Thursday, October 20, 2011

Bats on Parade

This book is a literary introduction to square numbers and the patterns they form as square arrays.   The bats march in parade formation and different sections of the band, being different sizes, march in different arrays: "In nine rows of nine those trombones reported, while there, right behind them, the tubas retorted."   The pictures and rhyme reinforce the mathematics of the patterns and teachers can easily ask students to predict how many bats will be in the next section or ask them to figure out how many bats are in the whole band before reading those pages.   Add this book to your collection of problem-solving literature prompts.

  • Multiplication Arrays: The book is a great introduction to multiplication arrays. Use the book illustrations to show students how to use an array to model a multiplication problem then ask students to create arrays for different multiplication facts.
  • Class on Parade Book: Challenge students to design an array and a rhyme for an original page in theClass on Parade book. Decide on a theme and let pairs of students work on both the math and the language for a page.

Bat Jamboree by Kathi Appelt

Bat Jamboree introduces the triangular number pattern as bats assemble for the final number beginning with 10 bats in the bottom row, 9 in the next row, etc. to the very top row with 1 bat.   Students are introduced to the 55 bats in formation and their various acts but the book "isn't over until the bat lady sings."   Students will enjoy this introduction to an important mathematical pattern.   Teachers can find many problems that build upon this triangular number pattern and extend the experience.
  • Student Written Problems: ask students to write original problems that use the triangular number pattern. Being able to write similar problems and solve them require higher-order thinking skills as students apply, synthesize and evaluate both the problems and the solutions.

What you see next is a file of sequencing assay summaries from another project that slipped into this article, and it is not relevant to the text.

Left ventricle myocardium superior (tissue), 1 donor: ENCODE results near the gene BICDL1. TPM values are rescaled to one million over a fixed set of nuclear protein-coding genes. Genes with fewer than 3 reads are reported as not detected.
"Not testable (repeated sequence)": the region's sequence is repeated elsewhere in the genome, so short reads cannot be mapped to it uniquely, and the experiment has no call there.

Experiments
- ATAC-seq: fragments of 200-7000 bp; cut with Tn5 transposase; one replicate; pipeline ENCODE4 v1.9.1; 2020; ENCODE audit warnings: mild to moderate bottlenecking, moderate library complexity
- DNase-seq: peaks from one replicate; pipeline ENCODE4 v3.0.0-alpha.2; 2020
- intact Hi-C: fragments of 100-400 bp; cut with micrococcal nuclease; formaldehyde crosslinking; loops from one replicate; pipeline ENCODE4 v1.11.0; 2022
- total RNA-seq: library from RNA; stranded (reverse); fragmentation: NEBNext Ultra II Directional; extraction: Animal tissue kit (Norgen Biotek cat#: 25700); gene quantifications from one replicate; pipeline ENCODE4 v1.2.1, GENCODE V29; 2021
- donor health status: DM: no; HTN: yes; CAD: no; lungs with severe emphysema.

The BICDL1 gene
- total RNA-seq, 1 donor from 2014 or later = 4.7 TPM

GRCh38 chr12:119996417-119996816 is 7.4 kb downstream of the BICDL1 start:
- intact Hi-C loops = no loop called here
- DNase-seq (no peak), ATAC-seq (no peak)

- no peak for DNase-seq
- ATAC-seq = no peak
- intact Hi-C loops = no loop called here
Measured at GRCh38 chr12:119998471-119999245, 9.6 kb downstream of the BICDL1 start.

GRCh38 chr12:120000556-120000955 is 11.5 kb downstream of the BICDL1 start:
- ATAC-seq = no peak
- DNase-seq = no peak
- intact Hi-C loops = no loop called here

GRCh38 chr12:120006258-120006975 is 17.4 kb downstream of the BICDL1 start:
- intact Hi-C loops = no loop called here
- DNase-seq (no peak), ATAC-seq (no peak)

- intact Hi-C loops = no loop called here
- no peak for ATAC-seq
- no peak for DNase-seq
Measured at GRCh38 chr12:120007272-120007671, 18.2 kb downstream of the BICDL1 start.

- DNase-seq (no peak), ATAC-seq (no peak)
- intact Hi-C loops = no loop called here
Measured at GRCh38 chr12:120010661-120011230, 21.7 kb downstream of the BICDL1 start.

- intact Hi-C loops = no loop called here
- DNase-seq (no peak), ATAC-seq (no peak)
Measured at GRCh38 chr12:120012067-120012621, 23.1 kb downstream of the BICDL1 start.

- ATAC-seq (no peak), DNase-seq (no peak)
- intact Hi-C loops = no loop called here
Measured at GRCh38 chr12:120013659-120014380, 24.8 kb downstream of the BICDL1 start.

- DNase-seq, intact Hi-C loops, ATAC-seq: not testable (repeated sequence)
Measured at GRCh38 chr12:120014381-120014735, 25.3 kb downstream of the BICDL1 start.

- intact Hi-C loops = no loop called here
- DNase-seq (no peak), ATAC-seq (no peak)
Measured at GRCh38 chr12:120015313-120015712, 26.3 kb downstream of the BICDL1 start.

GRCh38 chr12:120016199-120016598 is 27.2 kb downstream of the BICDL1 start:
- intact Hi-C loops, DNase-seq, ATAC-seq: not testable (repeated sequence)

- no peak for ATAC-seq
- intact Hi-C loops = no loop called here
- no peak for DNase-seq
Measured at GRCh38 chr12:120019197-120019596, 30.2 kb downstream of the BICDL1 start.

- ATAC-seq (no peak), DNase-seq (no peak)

Bats Around the Clock by Kathi Appelt

Take a humorous dance through time.   Click Dark and American Batstand introduce a new dance each hour.   Students move through time, enjoy some rhyme and learn the names of some oldie-but-goodie dances along the way.
  • Making Time: For the second reading, give students individual clocks and ask them to move the hour hand to the next hour and say the time before reading the book section for that hour.
  • School Time: Provide copies of the  School Time Template and have students choose a time in the school day, draw the hands on the clock, write a verse and draw an illustration that shows what the class does during that hour. Assemble the individual hours into a class booklet or booklets, depending on the number of students in the class. This activity is easily differentiated to feature time on the hour, or to use the real time schedule of activity changes the class follows. The template clock deliberately shows no hands, allowing teachers to customize the activity to the appropriate mathematical level of students in the class.

1 comment:

  1. Thanks so much for the book recommendations! I haven't seen these books before--I wish I would have seen "Bats on Parade" a few weeks ago at the beginning of my array unit! Good thing it is never to late to throw in a book :)

    Consider yourself pinned. :D